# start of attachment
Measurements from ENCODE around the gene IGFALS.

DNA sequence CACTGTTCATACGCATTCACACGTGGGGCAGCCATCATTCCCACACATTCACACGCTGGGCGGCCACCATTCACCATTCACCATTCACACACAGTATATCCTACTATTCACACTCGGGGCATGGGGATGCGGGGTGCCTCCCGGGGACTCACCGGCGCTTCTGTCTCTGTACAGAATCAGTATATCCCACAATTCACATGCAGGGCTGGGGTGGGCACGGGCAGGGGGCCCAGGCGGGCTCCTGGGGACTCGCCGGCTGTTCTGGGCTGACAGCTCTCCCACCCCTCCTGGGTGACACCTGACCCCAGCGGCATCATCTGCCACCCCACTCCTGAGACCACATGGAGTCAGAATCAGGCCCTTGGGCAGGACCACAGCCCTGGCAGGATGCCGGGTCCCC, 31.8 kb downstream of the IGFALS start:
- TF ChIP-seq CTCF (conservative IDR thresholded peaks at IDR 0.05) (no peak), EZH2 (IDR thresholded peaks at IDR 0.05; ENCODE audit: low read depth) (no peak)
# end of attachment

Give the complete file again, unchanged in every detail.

Measurements from ENCODE around the gene IGFALS.

DNA sequence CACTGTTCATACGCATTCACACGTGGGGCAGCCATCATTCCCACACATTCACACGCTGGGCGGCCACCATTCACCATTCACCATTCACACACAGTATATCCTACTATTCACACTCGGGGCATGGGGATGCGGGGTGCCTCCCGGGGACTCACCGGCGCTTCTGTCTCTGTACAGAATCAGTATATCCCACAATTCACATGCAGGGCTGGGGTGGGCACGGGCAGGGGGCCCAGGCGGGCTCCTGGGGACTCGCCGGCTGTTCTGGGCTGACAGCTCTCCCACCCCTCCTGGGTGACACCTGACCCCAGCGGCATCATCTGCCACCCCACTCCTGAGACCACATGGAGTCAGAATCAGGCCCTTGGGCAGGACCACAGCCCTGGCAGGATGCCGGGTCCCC, 31.8 kb downstream of the IGFALS start:
- TF ChIP-seq CTCF (conservative IDR thresholded peaks at IDR 0.05) (no peak), EZH2 (IDR thresholded peaks at IDR 0.05; ENCODE audit: low read depth) (no peak)